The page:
Shipper Symposium 2015 – Day 1 Recap

We officially kicked off the 13th annual Shipper Symposium today and those lucky enough to attend had quite the fortuitous day. To start things off, many attendees took part in our yearly Charity Golf Classic, which was played at the famous TPC Four Season Las Colinas golf course. While our theme this year is, “Fortune Favors the Bold”, the golfers taking that approach for today’s game most certainly tempted luck. We thank all who participated and a big congrats to all the winners!

After golf, a networking cocktail hour allowed the many supply chain, economics and industry professionals to gather and mingle before George Abernathy, Transplace President and Chief Commercial Officer, welcomed attendees. He kicked things off by announcing the day’s golf winners and addressed a few housekeeping items including highlighting a 3D printing station and a brand new feature this year – the Shipper Symposium App. He closed out his welcome speech by introducing the evening’s keynote speaker saying, “My expectation is that everyone here will walk away with a tangible lesson.”

George Abernathy kicks off the 13th annual Shipper Symposium

George Abernathy kicks off the 13th annual Shipper Symposium

Attendees were then treated to a sensational opening keynote address by Jeffrey Ma, former member of the MIT Blackjack Team. Ma shared a wealth of information during his presentation, “The $100,000 Lesson: Business Lessons from the World of Blackjack.” His talk centered on using data and information to make decisions – sharing his experience with how he applied this thinking and approach to the game of blackjack and weaving a story of how he got to where he is today.  “I’ve made it my career to use data to make better decisions,” said Ma. He shared with the audience how his system of understanding the value of the past, focusing on the big picture, ignoring emotion and not being loss averse has helped him stay ahead. His final takeaway for attendees: “In the shipping world, you have to deal with a lot of struggles and challenges, but if you’ve got a good system – stick with it.”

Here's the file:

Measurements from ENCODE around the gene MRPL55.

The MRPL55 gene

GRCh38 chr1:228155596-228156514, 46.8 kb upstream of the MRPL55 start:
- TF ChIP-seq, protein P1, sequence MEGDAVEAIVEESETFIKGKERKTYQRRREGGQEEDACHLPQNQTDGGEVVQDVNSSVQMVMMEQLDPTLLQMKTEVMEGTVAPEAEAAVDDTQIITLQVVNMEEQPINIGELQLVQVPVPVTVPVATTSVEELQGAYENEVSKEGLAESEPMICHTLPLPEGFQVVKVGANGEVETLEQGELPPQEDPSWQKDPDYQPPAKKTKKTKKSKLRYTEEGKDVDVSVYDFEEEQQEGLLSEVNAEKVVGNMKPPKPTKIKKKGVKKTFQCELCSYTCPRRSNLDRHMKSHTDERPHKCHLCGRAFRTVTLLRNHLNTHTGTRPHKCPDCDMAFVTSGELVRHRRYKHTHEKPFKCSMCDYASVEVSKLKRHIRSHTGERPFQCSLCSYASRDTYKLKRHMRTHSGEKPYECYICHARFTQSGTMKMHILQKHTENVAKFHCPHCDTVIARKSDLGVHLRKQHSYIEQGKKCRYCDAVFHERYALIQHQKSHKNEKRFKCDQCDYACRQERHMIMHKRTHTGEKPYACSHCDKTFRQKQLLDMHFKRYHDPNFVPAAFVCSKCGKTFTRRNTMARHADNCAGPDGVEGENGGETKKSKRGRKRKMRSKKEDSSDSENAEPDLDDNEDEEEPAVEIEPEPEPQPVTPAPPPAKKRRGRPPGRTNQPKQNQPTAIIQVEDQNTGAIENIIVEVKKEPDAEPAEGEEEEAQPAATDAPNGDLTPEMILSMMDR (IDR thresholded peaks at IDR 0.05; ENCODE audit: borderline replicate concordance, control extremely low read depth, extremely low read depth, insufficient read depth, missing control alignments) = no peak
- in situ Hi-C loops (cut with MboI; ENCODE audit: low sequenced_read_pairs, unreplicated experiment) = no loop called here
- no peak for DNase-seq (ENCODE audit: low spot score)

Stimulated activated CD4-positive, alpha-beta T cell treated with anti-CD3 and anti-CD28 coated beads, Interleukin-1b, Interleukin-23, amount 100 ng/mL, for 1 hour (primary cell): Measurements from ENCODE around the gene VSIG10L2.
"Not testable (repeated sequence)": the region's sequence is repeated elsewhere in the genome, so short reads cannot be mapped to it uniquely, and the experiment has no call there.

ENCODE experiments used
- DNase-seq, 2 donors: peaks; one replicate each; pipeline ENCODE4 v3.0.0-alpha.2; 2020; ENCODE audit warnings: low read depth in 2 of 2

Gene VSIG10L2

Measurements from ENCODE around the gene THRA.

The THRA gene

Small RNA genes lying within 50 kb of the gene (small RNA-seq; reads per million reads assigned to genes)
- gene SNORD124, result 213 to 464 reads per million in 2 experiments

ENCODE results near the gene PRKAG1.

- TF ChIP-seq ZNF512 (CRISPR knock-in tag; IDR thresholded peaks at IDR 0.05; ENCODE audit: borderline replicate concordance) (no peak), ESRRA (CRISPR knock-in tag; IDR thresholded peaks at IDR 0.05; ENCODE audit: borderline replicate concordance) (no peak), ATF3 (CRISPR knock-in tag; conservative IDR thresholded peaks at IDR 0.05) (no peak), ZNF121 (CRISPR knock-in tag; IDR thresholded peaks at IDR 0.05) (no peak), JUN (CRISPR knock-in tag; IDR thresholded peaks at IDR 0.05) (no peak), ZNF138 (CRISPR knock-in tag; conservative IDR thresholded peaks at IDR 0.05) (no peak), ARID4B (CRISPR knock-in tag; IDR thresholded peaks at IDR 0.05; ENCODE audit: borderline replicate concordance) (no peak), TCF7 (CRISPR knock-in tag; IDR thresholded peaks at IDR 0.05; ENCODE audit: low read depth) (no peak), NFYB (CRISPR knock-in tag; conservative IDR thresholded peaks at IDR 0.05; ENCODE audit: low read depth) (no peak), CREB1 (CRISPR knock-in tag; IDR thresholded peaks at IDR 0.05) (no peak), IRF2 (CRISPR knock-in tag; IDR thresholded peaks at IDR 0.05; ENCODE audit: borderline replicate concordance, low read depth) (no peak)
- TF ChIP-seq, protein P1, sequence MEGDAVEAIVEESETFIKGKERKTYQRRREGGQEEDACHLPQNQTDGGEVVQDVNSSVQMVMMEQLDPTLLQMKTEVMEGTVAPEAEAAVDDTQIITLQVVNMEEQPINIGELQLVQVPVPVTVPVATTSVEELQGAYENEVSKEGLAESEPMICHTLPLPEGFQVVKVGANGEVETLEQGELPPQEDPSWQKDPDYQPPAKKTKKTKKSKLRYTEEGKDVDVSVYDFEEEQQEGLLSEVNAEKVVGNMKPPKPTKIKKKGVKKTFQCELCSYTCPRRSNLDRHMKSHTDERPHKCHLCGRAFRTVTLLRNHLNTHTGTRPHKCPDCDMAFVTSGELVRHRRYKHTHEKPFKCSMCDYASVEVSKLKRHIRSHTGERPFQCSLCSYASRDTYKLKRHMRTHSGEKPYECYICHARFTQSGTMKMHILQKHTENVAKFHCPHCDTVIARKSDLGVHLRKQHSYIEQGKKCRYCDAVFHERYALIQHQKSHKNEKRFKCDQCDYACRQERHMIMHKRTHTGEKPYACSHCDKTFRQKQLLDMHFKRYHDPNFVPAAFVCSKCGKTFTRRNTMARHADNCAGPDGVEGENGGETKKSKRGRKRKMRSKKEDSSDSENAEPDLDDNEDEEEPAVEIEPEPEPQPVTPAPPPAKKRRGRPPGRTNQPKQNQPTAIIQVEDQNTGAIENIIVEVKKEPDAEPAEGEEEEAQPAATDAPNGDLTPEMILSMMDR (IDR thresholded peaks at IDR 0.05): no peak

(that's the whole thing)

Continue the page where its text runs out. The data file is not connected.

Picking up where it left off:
Opening keynote speaker Jeff Ma

Opening keynote speaker Jeff Ma

Capping off the night was our welcome dinner and Casino Night under the Stars where attendees threw caution to the wind and tested their luck playing anything from craps and roulette to Texas hold ‘em and of course, blackjack. We can’t wait for what the rest of the 13th annual Shipper Symposium will bring!

Come back here to catch our Day 2 recap. You can stay up-to-date on all our Shipper Symposium activities by following us on Twitter, Facebook and Instagram, and join the conversation by using #TPSS15.

Have any bold predictions for Day 2 and 3 of the Shipper Symposium?  

Q1 Logistics Review

By Tom Sanderson, CEO, Transplace

The first quarter of 2015 has quickly come and gone. Given it was filled with some interesting ups and downs, I want to reflect back on what’s happened. Below you’ll find key highlights from the first three months of the year, which is based on certain economic data driving freight demand as well as legislative and regulatory issues affecting freight transportation. I’ll also share what I’ll be watching for in Q2. Now, on to this quarter’s recap.

A Promising Start to the New Year

January reports revealed the manufacturing index had declined, but although December’s Purchasing Managers’ Index was the lowest since June 2014, it was the 19th consecutive month of expansion.  December auto sales were very strong – in fact, the combination of low gas prices and low interest rates helped make December auto sales the best since 2004 with full-year sales total for 2014 up 6% year-over-year. Housing starts were steady in 2014 with 1.006 million overall, and December single family starts reached the highest of year – marking a post-recession high. This is promising, but there’s still quite a bit of ground to cover to get back to our average of just over 1.5 million housing starts per year, all of which impacts transportation due to freight demand for building supplies, appliances, furniture and other related items.

The end of January saw weekly retail on-highway U.S. diesel prices fall to an almost five-year low to $2.866 per gallon with the Energy Information Administration (EIA) predicting a $2.85 per gallon average for this year. In addition, dry van truckload capacity proved to be much more readily available than most of 2014, but remained tighter than normal by historical January standards. Meanwhile, refrigerated capacity was tighter than normal, which means rates will likely continue to rise faster due to steady rising demand. It’s important to note that demand for refrigerated transportation is less correlated to economic fluctuations than dry van or flatbed freight, so the future robustness of economic growth will not necessarily determine market demand.

Mid-Quarter Positive and Negative Changes  

Early February is impacted by the west coast port issues, which caused the east coast ocean spot rates to rise sharply. The pricing disparity spiked primarily due to diversions from west coast ports. We also saw an interesting white paper from the American Transportation Research Institute (ATRI) get released analyzing the age demographics of truck drivers. The bottom line: U.S. truck driver population is aging and there aren’t enough young drivers in the labor force to replace the drivers retiring. The driver shortage problem isn’t going away and isn’t going to be solved by one solution. I believe it’s going to take numerous actions to make an impact. I highly encourage to you read this thoughtful white paper.